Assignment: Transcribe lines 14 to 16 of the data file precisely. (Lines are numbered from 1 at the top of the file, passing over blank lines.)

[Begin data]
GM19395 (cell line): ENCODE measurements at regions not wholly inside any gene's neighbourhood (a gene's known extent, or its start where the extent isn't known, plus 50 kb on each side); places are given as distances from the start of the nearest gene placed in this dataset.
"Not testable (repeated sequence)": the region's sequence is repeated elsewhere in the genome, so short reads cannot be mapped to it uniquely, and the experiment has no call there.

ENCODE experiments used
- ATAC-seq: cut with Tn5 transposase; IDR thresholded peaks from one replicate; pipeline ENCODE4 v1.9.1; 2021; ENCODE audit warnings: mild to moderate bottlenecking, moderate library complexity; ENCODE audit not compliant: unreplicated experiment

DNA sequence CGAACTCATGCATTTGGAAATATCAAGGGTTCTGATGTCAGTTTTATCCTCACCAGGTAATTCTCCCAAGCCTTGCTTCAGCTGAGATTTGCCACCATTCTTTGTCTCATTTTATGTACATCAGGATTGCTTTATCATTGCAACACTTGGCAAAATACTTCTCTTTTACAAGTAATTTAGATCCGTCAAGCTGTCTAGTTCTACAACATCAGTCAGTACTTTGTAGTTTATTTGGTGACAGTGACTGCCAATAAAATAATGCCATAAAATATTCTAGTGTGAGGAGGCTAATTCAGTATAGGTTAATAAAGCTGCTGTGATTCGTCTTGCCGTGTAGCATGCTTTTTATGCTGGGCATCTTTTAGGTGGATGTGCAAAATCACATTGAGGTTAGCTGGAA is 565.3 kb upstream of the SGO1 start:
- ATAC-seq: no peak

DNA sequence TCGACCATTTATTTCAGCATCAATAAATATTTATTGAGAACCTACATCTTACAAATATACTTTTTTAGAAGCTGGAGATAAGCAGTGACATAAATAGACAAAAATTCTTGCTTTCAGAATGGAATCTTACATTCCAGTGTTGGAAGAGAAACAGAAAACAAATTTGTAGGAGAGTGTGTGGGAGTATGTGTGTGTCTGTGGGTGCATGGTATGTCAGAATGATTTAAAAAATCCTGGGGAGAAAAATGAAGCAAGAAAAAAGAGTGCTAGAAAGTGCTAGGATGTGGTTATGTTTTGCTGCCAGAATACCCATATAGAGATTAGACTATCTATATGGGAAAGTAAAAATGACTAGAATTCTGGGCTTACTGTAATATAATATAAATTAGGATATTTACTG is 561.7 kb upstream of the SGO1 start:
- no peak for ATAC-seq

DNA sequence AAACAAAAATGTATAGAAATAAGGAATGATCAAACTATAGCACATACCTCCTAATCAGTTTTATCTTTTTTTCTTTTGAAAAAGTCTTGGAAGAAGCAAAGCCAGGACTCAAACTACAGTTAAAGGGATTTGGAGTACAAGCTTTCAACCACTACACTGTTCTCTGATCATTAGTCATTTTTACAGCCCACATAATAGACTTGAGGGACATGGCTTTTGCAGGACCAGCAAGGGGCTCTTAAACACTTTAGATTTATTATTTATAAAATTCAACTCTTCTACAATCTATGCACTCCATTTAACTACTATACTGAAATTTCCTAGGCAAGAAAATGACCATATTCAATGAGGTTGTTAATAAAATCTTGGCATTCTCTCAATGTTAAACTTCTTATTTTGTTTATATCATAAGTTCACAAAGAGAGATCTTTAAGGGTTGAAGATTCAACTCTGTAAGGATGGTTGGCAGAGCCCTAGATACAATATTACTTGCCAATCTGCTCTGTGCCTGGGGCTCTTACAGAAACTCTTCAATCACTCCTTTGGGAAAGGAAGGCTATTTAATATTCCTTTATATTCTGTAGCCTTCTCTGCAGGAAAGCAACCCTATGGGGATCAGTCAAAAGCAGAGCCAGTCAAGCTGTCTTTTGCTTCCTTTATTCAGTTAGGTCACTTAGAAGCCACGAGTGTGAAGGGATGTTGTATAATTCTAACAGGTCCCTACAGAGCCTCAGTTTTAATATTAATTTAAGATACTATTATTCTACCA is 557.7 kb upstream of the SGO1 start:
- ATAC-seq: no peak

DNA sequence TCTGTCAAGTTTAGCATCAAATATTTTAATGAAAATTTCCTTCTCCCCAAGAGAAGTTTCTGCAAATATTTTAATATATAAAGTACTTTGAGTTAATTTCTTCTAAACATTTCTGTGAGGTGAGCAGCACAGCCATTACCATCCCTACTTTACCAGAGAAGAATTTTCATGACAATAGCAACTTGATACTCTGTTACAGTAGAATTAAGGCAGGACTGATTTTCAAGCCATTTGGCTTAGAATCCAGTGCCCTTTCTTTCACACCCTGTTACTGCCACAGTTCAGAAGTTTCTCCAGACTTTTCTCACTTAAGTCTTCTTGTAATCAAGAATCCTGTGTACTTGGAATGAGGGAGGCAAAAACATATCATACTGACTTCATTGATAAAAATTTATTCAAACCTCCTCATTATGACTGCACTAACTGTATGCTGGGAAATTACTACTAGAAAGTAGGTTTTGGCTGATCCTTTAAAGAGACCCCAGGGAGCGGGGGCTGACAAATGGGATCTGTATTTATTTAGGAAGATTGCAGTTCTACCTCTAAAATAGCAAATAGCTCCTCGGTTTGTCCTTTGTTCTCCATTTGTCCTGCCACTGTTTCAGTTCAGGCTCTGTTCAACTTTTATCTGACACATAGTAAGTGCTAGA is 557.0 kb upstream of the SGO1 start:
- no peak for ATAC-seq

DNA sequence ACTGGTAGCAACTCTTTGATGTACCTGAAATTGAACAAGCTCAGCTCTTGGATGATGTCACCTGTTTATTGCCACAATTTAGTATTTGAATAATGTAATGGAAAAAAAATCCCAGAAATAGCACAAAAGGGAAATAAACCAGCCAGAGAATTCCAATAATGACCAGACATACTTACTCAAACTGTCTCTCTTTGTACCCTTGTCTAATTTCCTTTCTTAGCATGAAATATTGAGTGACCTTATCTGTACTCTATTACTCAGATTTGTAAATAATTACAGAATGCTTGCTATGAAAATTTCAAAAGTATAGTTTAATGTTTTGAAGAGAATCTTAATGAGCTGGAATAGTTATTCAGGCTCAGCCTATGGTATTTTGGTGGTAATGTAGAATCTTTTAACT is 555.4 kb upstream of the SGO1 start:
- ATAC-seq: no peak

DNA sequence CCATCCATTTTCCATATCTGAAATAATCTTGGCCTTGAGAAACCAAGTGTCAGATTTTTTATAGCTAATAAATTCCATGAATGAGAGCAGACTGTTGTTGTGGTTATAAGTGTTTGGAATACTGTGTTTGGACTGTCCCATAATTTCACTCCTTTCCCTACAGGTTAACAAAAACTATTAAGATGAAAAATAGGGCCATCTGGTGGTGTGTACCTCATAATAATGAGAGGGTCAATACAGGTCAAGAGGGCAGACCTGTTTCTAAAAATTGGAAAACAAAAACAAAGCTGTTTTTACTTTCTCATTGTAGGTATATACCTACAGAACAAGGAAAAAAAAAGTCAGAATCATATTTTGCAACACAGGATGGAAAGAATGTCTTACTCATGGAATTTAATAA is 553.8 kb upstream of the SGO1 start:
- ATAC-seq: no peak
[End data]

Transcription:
- ATAC-seq: no peak

DNA sequence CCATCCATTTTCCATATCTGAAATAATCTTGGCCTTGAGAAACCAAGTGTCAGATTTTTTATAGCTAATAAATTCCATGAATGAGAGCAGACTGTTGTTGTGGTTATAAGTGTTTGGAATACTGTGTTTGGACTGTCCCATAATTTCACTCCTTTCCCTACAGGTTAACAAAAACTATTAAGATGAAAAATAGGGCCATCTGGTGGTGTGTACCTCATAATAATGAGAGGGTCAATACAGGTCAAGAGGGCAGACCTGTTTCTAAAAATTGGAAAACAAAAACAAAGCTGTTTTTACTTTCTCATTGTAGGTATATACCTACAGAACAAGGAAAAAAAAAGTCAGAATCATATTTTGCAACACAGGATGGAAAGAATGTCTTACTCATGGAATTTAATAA is 553.8 kb upstream of the SGO1 start:
- ATAC-seq: no peak